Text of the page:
Alyokhina, 33, has spent her entire adult life working for her country to respect its Constitution and the most basic human rights, such as freedom of expression. After being preliminarily released from prison in December 2013, she and another member of the Pussy Riot founded Mediazona, an independent news outlet focused on crime and punishment in Russia.

Maria V. Alyokhina at the National Theater of Iceland in Reykjavik. “I still don’t fully understand what I did,” she said. (Misha Friedman/The New York Times)

He also wrote a memoir, Riot Days, and traveled the world to perform a show based on the book. Although she wanted to tour Russia, only three venues agreed to host the show and all faced repercussions.

Alyokhina was committed to staying in Russia despite the usual surveillance and pressure from the authorities to which she was subjected. But she has now joined the tens of thousands of Russians who have fled her country since the invasion of Ukraine began.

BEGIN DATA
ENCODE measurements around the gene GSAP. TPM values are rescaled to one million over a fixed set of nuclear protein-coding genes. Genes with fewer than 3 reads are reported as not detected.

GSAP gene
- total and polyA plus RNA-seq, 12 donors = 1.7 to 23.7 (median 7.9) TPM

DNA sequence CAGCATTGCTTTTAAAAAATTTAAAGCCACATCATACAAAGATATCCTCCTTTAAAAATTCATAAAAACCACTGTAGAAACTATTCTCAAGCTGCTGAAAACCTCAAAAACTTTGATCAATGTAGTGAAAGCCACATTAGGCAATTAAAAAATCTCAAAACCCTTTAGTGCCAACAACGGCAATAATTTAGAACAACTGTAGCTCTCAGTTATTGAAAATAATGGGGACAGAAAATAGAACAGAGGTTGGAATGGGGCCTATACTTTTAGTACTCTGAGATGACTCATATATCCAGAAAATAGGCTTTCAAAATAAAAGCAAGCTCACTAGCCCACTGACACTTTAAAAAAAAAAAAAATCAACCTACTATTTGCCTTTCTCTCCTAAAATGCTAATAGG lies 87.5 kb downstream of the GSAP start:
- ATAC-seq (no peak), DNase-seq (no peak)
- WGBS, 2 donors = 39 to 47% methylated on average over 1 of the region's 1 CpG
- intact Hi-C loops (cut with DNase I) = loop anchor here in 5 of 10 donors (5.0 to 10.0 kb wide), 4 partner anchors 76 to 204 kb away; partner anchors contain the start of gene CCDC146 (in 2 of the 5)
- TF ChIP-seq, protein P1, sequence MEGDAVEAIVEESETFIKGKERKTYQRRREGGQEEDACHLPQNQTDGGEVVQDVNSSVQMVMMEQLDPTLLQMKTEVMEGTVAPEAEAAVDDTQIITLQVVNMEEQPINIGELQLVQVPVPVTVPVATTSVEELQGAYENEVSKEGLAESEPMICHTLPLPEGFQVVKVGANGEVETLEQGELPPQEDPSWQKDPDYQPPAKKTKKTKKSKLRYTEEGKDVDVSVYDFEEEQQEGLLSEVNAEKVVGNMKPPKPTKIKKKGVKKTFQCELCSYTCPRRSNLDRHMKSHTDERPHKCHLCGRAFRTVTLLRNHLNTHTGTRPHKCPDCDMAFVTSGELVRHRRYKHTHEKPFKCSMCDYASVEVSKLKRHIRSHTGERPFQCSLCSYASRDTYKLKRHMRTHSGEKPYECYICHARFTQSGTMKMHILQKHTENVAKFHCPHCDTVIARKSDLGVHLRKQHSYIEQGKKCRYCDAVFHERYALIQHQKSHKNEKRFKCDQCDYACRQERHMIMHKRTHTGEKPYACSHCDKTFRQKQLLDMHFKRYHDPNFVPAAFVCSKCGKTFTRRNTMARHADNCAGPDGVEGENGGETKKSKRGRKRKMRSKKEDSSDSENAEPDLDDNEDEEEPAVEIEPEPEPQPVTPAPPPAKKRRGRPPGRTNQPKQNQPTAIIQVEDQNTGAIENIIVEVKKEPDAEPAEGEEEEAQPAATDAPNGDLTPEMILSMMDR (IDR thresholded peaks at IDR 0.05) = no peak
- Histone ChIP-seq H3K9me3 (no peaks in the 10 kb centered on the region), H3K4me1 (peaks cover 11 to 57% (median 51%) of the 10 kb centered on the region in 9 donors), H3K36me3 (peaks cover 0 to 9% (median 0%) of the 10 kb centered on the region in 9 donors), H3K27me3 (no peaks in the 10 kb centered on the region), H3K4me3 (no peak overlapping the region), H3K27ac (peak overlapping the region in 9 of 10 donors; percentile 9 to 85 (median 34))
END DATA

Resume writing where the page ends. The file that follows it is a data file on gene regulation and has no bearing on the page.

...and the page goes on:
Alyokhina, known to her friends as Masha, had her nails bitten and smoked a vape or Marlboro Lights almost nonstop. She made the trip wearing several-inch-high, slip-on black platform boots, a nod to her various stints in jail, where she confiscated her shoelaces.

In prison, she and others threaded wet wipes through the eyelets of their shoes so they wouldn’t slip off. As a declaration of principles, she and other members of Pussy Riot will use them in their performances on their new tour, which begins on May 12 in Berlin, to raise funds for Ukraine.

More than a decade ago, when Pussy Riot started, the group seemed as much a publicity stunt as political activism. But if at the time their protest at the Moscow cathedral — where they performed a “Punk Prayer,” which ridicules the symbiosis between the Russian Orthodox Church and the Kremlin — seemed exaggerated, today it seems prophetic.

Church leader Patriarch Kirill blessed the Russian troops going to Ukraine, and the European Union added his name to its sanctions list.

Exactly ten years after the cathedral protest, Putin delivered a furious speech calling Ukraine a country “created by Russia,” laying the groundwork for his invasion.